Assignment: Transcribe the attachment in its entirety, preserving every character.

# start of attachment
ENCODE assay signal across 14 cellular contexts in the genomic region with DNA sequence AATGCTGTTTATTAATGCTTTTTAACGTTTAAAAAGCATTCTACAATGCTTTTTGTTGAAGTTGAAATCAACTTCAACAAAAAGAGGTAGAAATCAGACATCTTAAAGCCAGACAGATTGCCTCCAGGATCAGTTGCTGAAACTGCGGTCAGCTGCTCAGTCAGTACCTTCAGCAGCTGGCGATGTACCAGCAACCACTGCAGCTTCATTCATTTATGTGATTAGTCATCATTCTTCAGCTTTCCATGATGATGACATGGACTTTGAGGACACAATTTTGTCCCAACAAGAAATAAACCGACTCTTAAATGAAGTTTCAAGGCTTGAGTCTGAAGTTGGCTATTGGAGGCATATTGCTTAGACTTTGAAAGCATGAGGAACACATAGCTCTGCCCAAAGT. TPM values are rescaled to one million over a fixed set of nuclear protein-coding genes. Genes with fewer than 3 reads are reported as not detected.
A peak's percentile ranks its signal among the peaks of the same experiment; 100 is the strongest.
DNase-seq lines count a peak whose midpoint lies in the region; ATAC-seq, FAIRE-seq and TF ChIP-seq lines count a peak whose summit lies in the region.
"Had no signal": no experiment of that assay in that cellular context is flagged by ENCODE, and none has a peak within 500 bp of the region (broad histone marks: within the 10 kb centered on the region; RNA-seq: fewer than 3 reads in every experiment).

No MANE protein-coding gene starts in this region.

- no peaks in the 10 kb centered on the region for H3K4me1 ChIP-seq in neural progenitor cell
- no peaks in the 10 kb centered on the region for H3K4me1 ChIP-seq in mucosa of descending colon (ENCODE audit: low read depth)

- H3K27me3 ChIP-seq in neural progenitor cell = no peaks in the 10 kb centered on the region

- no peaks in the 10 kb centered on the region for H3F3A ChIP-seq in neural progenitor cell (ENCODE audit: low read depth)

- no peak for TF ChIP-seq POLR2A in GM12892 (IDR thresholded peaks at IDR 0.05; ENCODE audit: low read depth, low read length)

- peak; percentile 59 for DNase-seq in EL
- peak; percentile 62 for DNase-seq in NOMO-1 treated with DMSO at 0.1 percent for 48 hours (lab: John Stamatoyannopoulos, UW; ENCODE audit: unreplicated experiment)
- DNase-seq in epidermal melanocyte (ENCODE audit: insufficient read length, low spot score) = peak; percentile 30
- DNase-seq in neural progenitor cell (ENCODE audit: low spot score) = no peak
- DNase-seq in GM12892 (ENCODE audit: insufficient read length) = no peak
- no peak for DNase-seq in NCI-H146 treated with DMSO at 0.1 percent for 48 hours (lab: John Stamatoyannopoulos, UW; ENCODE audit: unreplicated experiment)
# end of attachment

ENCODE assay signal across 14 cellular contexts in the genomic region with DNA sequence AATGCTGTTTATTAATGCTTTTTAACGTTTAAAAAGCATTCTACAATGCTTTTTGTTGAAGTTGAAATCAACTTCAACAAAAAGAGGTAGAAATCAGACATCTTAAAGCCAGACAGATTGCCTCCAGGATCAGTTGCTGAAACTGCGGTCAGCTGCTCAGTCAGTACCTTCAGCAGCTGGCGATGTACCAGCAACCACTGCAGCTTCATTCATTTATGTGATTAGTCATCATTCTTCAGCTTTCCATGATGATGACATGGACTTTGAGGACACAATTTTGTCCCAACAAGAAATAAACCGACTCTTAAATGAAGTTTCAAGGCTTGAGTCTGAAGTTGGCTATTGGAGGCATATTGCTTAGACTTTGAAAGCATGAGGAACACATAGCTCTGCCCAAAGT. TPM values are rescaled to one million over a fixed set of nuclear protein-coding genes. Genes with fewer than 3 reads are reported as not detected.
A peak's percentile ranks its signal among the peaks of the same experiment; 100 is the strongest.
DNase-seq lines count a peak whose midpoint lies in the region; ATAC-seq, FAIRE-seq and TF ChIP-seq lines count a peak whose summit lies in the region.
"Had no signal": no experiment of that assay in that cellular context is flagged by ENCODE, and none has a peak within 500 bp of the region (broad histone marks: within the 10 kb centered on the region; RNA-seq: fewer than 3 reads in every experiment).

No MANE protein-coding gene starts in this region.

- no peaks in the 10 kb centered on the region for H3K4me1 ChIP-seq in neural progenitor cell
- no peaks in the 10 kb centered on the region for H3K4me1 ChIP-seq in mucosa of descending colon (ENCODE audit: low read depth)

- H3K27me3 ChIP-seq in neural progenitor cell = no peaks in the 10 kb centered on the region

- no peaks in the 10 kb centered on the region for H3F3A ChIP-seq in neural progenitor cell (ENCODE audit: low read depth)

- no peak for TF ChIP-seq POLR2A in GM12892 (IDR thresholded peaks at IDR 0.05; ENCODE audit: low read depth, low read length)

- peak; percentile 59 for DNase-seq in EL
- peak; percentile 62 for DNase-seq in NOMO-1 treated with DMSO at 0.1 percent for 48 hours (lab: John Stamatoyannopoulos, UW; ENCODE audit: unreplicated experiment)
- DNase-seq in epidermal melanocyte (ENCODE audit: insufficient read length, low spot score) = peak; percentile 30
- DNase-seq in neural progenitor cell (ENCODE audit: low spot score) = no peak
- DNase-seq in GM12892 (ENCODE audit: insufficient read length) = no peak
- no peak for DNase-seq in NCI-H146 treated with DMSO at 0.1 percent for 48 hours (lab: John Stamatoyannopoulos, UW; ENCODE audit: unreplicated experiment)